For dog bite prevention, please actively supervise children, and intervene if your young child is too close to your dog when he has a valued resource, and teach your child that dogs need alone time to enjoy their favorite food or toy.

Read Full Article
  • Show original
  • .
  • Share
  • .
  • Favorite
  • .
  • Email
  • .
  • Add Tags 

Cindy and Kya have been doing fabulously with their training – Cindy in strengthening her teaching mechanics, and Kya in learning to sit and down/stay, come when called, leave things on cue, walk on a loose leash, and other behaviors. Kya has shown her new skills in a variety of settings; however, the other day when we went into their garage to practice (it was a very windy day), things were different.

Even after giving Kya time to investigate the area first, she was still delaying sitting on cue and popping up quickly – definitely not how things had been in other settings. So, I worked with Cindy to go back some steps in their training – taking off the cue while working on building lots of repetitions of Kya quickly going into a sit, and then staying in that position. Once the behavior was looking good again, then they could move forward again with the cue.

It is a reminder that when you change environments (or behavior criteria), the behavior and lesson can look differently to your dog, and there may be added distractions. Your dog may get stuck. It isn’t a case of your dog being stubborn or obstinate or dumb, it is just simply a sign that your dog needs some extra help in remembering what the lesson is. You may need to go back to the basics in teaching that behavior to help your pet succeed.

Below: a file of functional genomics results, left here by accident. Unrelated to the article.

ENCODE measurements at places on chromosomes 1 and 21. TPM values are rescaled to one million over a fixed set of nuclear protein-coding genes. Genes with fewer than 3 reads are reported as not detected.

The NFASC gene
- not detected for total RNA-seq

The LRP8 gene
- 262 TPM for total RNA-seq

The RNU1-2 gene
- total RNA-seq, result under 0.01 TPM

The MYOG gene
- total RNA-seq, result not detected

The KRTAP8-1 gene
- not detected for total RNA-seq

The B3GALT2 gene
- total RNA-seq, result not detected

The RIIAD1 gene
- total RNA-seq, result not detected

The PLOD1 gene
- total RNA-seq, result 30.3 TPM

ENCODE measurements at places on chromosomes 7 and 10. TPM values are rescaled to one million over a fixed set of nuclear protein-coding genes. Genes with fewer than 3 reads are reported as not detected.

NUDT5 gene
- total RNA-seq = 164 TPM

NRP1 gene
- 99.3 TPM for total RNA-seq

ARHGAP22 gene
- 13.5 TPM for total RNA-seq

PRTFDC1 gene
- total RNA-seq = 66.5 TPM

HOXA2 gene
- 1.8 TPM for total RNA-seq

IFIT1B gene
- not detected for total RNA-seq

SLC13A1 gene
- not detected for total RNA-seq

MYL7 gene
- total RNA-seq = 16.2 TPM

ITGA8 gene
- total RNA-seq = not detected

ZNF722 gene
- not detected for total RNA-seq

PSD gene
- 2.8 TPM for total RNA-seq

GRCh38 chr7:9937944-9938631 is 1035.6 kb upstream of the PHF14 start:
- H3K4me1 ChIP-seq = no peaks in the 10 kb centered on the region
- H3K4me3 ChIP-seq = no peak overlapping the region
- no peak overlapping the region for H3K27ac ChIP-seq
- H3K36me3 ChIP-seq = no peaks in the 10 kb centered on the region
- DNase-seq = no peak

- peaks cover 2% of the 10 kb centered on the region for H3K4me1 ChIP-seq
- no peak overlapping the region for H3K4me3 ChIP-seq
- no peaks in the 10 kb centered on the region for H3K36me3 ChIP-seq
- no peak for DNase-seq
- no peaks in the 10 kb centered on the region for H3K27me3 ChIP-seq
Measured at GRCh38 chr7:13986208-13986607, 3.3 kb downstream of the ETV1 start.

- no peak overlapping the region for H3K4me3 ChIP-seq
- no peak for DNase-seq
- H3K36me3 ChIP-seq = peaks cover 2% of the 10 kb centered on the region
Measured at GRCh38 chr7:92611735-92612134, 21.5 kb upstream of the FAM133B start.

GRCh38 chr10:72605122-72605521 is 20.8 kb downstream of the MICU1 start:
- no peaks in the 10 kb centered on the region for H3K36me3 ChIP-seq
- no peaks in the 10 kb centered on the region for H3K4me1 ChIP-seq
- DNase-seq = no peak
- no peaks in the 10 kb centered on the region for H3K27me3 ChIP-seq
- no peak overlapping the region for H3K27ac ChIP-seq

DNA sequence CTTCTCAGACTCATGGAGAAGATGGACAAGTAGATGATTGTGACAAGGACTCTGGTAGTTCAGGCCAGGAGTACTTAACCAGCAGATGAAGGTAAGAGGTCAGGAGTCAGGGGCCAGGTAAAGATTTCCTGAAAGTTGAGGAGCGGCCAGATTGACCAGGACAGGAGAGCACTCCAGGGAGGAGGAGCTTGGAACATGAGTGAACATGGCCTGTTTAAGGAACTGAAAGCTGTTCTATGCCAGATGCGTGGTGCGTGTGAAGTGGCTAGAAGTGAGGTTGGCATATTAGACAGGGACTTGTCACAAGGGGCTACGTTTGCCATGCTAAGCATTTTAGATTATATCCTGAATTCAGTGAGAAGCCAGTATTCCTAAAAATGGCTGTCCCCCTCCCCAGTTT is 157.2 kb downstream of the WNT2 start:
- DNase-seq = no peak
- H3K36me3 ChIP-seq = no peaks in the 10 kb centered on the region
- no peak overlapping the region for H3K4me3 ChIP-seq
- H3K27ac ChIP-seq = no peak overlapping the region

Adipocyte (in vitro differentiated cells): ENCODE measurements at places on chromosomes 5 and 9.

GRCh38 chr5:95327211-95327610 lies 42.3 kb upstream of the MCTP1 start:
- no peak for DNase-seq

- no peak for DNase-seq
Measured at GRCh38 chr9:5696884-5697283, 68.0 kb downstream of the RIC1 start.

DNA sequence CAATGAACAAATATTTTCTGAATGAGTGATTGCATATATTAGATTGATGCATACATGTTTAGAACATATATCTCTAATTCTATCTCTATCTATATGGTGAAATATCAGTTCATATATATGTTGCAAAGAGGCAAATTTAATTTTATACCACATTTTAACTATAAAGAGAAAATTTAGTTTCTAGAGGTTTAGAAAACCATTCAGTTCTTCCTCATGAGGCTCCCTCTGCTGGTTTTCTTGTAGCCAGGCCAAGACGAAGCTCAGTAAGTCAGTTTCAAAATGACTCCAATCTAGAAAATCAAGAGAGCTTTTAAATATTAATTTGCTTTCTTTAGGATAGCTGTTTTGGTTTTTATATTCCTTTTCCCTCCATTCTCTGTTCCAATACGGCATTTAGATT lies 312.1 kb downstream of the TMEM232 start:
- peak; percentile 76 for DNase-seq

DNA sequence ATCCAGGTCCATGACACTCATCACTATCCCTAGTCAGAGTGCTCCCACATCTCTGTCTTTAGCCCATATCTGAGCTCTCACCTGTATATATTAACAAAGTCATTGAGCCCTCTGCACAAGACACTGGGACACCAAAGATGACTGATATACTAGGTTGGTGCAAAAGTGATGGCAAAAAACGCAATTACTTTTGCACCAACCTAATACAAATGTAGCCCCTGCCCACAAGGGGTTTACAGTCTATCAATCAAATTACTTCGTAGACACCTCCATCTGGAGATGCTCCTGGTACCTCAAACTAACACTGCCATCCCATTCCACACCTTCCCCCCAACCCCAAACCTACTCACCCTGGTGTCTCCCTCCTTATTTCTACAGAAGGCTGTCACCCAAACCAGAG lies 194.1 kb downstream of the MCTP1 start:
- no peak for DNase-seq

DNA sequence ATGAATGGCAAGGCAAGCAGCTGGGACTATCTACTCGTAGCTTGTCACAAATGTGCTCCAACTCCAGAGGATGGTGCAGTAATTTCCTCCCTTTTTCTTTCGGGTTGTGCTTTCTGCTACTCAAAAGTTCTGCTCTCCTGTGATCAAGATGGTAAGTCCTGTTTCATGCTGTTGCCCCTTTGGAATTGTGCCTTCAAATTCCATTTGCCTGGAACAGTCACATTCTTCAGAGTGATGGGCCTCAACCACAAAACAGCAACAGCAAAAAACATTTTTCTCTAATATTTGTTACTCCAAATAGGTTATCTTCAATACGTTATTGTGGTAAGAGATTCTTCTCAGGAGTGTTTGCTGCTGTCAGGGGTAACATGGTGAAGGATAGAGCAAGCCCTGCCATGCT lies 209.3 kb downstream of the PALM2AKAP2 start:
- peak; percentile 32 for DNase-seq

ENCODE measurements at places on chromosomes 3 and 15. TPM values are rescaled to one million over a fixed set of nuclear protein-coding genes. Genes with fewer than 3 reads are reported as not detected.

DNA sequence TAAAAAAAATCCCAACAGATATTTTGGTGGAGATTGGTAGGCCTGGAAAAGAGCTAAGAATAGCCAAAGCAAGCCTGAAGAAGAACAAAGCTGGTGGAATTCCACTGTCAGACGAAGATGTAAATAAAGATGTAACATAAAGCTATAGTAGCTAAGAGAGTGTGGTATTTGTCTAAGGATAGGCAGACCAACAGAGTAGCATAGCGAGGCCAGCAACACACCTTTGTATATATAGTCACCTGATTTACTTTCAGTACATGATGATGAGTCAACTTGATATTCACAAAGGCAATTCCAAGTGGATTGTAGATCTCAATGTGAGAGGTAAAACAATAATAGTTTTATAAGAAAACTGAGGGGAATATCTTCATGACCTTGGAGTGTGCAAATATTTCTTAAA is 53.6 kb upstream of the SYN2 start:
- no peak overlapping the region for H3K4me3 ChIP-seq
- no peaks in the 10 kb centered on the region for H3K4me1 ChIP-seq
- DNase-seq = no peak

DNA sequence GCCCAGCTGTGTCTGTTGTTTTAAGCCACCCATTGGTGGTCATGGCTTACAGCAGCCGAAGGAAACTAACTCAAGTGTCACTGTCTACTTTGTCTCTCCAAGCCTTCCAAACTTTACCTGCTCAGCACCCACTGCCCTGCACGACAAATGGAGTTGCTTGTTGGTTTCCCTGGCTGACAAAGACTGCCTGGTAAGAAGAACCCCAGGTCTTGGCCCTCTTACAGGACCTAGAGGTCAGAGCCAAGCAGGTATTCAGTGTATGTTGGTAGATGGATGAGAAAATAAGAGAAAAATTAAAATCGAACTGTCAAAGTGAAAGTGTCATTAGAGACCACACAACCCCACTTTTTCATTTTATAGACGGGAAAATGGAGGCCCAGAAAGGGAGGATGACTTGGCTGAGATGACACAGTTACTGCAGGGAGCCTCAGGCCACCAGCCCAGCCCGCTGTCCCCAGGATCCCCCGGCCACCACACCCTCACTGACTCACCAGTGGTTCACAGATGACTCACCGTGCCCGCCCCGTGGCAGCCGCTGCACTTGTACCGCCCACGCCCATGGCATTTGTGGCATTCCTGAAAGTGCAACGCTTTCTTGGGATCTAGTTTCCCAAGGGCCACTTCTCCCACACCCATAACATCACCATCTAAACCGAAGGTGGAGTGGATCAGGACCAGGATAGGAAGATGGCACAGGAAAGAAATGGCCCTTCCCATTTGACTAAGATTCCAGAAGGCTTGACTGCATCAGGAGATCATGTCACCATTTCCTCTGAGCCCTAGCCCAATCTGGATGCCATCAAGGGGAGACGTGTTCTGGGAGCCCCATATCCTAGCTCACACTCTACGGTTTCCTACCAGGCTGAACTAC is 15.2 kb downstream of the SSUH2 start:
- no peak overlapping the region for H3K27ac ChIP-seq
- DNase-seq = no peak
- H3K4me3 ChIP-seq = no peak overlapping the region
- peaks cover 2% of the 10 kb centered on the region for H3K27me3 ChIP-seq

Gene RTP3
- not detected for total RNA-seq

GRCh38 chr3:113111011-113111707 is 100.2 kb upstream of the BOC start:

What can this look like?

If your dog is not responding to a cue that your dog knows, you may want to go back to capturing and reinforcing the behavior before adding back in the cue. Or it could mean that, if you were able to walk five feet away from your dog indoors while she is in a stay position, that you go back to teaching the stationary behavior standing next to your dog, working back up (in second increments) in duration and slowly adding in distance again. It could mean that, if your dog comes to you quickly when called indoors, that you practice the behavior on a leash, calling your dog from a very short distance away with high value reinforcers outdoors.

Add environmental difficulty (distractions) as your dog can continue to focus on the lesson and do the behavior.

Read Full Article
  • Show original
  • .
  • Share
  • .
  • Favorite
  • .
  • Email
  • .
  • Add Tags 

It is a beautiful thing when you observe an animal go from showing avoidance or submissive behaviors when asked to do something, to showing lots of eye contact and doing behaviors quickly with ears perked up and an upright tail wagging. I got to see that this week and it made my day both times.

With Decoy, when we began, he was rolling over onto his belly as if to say, “I surrender”, each time he was asked to lay down but when we began using a clicker and teaching him that he had the power to cause the noise to happen, which was followed by a treat, his body language changed in a big way. He began offering behaviors, more and more quickly. Really within a short training session, he was no longer rolling over but laying down with his head held up and his muscles relaxed. It was really a neat thing to see him wanting to offer behaviors, wanting to keep trying, wanting to learn.

With the other dog, he was looking or moving away when I first began teaching him. Some of his past experience with training taught him that unpleasant things happened to him when he didn’t make correct decisions and that can cause a dog to want to avoid contact. (Please click here to read about a research study.)